Places

I can’t be alone in this perception, but I’ve yet to meet anyone else who clearly expresses it: I usually have a sense of where I am on the globe…yes, the globe. Places for me always have a context…a dot on a map in my mind. I grew up using paper maps, the kind that open and close in accordion style and lived in the glove compartment of cars. I collected world and continent and country maps from National Geographic; with the help of my father, I collected maps of all 50 states from gas stations, although some maps were available only as a group of states: Virginia, West Virginia, Maryland, Delaware, and DC, for instance. When I saw a map, I appreciated the exact place that it represented.

I used to plan trips on maps, tracing out the shortest or best routes along the bold black lines denoting super highways or the bold red lines showing state highways. I plotted ten different routes from my home to the Jersey shore. When I drive to the shore at night through the Pine Barrens, I get lost in the immediacy of the flat scrub-pine darkness around me even though I have a techincal image in my head of the arrow-straight Atlantic City Expressway cutting southeast across the state. Such night driving can be dreamlike, populated now and again by deer who pop up their heads in reaction to the light or I think that maybe the Jersey Devil will make an instantaneous appearance across my path in a flash through my headlights…but I know, too, exactly in reality where I am. In 8th grade, I took a bicycle hike to the Jersey shore with two friends; we avoided the highways and stayed on county roads and when we’d get to a main intersection, I could spread out the map and quickly find the place and say with authority, “We’re here!”

   Zooming into Cape May Point on Google Maps.

Zooming into Cape May Point on Google Maps.

I know that when I visit Cape May Point and stand on the southernmost point of New Jersey, I can see and sense exactly where I am on the globe…the way that one can zoom in on Google Maps from a satellite view of the world, down to the United States, to New Jersey, then to the southernmost cape. I love to watch offshore the turbulence of the waters of the Delaware Bay as they crash into the waters of the Atlantic, current against current, and enjoy the riches at my feet of shells and seaglass that result from that crashing hundreds of yards from shore…in my head is a dreamy sense of the ocean and the bay and all they contain…yet I know that it’s my self standing at the tippy end of that teardrop of land.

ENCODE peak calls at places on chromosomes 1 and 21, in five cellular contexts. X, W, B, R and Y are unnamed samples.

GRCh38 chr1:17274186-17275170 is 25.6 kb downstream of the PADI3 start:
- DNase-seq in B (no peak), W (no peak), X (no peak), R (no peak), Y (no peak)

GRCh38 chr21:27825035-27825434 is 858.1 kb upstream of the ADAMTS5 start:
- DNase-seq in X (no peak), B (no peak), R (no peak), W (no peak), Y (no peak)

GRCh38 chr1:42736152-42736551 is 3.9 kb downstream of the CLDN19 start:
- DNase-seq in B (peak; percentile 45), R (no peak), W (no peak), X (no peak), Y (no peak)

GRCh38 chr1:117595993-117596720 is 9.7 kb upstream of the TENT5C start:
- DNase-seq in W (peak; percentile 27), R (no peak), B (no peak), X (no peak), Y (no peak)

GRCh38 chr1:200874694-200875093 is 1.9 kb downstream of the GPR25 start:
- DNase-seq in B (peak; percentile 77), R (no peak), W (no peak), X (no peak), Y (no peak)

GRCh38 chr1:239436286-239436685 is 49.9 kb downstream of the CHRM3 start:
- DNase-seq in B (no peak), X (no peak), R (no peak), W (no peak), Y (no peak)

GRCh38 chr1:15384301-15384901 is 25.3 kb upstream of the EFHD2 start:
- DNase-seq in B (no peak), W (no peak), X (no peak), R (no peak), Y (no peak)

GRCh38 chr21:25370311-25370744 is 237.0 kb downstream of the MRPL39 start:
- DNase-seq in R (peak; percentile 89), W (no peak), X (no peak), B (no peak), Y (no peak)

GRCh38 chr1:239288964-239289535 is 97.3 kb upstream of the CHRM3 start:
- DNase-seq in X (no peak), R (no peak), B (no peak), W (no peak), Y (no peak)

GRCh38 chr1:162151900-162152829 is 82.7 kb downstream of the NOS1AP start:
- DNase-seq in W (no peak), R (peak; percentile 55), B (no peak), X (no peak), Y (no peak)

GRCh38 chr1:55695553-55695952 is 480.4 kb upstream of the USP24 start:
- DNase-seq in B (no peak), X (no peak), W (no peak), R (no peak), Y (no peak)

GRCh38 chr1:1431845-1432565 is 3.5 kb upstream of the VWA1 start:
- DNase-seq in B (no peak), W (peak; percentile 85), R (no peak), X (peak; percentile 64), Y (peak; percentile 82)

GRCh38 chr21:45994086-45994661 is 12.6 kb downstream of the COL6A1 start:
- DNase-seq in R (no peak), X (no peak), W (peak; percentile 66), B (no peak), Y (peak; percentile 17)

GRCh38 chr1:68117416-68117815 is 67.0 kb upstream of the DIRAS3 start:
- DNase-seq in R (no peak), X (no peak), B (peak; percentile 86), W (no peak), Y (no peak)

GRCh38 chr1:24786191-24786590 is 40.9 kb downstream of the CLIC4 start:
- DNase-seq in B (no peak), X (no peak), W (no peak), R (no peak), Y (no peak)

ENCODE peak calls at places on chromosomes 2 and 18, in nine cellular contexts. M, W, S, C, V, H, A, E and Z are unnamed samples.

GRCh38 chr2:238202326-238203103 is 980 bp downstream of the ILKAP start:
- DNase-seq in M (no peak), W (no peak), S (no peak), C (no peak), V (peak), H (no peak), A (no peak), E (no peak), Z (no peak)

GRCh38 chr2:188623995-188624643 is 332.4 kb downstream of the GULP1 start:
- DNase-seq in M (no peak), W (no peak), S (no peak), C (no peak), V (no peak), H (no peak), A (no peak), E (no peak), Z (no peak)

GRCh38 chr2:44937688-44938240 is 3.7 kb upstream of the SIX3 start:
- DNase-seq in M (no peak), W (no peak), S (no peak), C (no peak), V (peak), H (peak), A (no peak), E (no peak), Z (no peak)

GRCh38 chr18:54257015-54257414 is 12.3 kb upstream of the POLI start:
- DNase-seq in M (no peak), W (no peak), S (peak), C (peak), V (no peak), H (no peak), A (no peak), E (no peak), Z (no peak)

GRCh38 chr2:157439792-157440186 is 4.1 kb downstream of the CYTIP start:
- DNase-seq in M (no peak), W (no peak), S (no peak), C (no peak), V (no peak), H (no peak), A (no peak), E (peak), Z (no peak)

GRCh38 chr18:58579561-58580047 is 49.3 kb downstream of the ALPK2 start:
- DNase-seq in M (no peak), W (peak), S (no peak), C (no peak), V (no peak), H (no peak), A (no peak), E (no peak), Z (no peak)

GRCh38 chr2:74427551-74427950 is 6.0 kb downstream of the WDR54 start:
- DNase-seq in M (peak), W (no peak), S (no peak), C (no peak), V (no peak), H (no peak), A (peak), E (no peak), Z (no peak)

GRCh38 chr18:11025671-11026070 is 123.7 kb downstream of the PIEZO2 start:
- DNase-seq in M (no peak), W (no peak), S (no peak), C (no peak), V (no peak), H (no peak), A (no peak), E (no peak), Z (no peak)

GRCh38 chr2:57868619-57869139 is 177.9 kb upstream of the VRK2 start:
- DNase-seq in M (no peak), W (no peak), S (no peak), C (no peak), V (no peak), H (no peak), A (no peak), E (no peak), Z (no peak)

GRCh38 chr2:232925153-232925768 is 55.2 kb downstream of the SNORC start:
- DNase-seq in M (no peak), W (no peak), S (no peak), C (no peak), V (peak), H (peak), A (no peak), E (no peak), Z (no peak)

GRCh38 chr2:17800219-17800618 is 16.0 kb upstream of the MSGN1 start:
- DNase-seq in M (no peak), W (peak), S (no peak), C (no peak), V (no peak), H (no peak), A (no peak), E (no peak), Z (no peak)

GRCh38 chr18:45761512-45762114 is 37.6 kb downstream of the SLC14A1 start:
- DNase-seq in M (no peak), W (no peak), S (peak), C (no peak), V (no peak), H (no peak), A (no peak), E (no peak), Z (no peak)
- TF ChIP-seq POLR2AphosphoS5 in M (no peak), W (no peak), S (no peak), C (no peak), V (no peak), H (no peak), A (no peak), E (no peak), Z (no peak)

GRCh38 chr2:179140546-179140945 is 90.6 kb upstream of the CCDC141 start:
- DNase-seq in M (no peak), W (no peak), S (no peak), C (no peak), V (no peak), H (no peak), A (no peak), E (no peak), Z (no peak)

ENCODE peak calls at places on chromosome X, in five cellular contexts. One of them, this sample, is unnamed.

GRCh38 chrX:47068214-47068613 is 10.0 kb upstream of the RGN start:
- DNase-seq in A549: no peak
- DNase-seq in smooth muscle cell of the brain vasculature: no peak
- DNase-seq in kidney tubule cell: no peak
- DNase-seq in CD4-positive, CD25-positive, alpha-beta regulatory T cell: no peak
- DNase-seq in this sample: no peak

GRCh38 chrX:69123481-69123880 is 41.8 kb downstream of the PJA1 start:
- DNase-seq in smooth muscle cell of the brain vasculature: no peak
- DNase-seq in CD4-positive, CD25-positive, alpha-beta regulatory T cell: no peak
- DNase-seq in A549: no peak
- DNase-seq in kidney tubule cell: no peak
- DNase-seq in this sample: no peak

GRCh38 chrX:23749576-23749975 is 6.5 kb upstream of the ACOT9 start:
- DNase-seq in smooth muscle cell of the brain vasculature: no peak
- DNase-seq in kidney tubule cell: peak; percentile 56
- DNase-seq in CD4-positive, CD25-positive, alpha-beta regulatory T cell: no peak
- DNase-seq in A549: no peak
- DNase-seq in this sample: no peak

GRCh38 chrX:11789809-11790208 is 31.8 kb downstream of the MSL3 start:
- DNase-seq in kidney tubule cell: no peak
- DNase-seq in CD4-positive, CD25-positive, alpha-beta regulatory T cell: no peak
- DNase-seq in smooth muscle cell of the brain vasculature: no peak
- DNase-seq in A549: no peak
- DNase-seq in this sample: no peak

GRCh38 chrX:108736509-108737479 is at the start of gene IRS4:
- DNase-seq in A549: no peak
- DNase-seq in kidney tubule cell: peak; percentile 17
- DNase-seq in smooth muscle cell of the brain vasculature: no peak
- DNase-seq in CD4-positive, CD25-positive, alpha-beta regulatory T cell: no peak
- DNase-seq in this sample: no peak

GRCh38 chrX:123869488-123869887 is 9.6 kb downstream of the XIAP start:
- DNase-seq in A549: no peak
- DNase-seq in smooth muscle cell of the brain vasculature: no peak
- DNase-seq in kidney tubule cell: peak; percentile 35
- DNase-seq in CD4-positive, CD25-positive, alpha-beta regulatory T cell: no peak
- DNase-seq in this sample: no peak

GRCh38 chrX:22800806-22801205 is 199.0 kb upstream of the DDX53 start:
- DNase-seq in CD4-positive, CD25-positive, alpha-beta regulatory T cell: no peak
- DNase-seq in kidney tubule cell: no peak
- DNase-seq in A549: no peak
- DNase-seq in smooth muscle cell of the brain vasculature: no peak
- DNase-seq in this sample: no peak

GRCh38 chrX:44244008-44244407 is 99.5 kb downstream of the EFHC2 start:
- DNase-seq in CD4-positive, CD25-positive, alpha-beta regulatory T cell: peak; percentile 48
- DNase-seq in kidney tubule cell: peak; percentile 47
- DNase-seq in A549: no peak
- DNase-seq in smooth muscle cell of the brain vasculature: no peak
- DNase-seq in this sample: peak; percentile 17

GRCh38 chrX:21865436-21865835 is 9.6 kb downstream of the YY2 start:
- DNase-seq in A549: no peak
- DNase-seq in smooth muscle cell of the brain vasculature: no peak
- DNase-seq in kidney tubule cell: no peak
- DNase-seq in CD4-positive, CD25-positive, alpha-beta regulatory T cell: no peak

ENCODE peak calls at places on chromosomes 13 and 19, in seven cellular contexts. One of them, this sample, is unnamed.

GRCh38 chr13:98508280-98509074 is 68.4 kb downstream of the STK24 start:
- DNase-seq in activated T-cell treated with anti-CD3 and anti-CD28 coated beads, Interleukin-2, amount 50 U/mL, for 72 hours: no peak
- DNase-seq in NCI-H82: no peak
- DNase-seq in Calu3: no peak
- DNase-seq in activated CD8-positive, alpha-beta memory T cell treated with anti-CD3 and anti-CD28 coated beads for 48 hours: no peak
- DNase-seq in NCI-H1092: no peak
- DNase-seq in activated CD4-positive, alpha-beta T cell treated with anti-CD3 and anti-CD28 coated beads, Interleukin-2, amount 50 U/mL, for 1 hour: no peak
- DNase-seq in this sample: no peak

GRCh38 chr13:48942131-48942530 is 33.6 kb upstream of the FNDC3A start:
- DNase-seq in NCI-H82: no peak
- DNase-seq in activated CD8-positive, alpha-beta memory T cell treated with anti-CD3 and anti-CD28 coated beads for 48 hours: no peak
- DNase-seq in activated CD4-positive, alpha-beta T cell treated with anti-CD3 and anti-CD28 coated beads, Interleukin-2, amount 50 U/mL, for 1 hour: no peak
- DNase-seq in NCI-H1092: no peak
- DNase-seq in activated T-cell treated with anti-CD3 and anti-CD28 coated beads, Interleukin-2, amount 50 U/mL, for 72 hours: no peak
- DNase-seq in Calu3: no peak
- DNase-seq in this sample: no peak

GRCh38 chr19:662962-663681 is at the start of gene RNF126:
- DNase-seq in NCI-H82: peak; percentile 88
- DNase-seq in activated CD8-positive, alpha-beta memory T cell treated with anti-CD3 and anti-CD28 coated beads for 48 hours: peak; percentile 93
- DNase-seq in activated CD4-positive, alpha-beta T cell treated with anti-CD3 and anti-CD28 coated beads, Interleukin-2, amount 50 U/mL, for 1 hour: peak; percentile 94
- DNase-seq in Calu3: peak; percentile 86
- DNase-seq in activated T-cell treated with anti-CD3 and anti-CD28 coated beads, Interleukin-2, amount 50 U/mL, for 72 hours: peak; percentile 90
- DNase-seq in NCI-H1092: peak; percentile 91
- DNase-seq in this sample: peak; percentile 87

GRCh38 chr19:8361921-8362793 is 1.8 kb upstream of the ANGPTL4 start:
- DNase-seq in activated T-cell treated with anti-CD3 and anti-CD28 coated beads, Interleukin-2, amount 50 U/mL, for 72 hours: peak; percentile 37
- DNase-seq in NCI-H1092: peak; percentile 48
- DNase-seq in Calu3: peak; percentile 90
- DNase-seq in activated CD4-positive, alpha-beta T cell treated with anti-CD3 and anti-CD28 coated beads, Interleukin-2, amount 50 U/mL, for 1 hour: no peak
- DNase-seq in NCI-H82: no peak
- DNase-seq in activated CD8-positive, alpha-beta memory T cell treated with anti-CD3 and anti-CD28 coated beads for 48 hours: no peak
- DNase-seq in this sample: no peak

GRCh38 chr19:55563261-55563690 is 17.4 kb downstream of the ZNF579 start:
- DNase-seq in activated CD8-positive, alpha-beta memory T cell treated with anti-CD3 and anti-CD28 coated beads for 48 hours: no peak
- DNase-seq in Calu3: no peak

Sureness of place: Africa on the horizon from atop Gibraltar.

Sureness of place: Africa on the horizon from atop Gibraltar.

I always sense the same sureness of place, but especially when the place is geographically unique. I sailed one evening from the southern Spanish port of Algeciras across the Mediterranean Sea to Tangier; for the two hours of the voyage, I had a sure sense of moving south of the Iberian peninsula across to the northwest coast of Africa…I could see it in my mind and understand my place on the globe. The next day, my friends and I ascended the Rock of Gibraltar and I could clearly see from its elevation what I had sensed on the boat: the Atlantic, the Mediterranean and Africa beyond, and Spain and Europe behind me. Last year, I rode the train from Copenhagen to Malmo across the Øresund Bridge that spans the Baltic Sea…I saw in my mind’s map the expanse of sea between Denmark and Sweden, the North Sea stretching to the north and the Baltic spreading out to the east. I was soon enjoying a drink in a square in Malmo, looking at the St. Petri church tower built in 1380…again, I was lost in the immediate beauty of the place while technically I could sense my exact spot on the globe. I can often get lost, even though I know exactly where I am.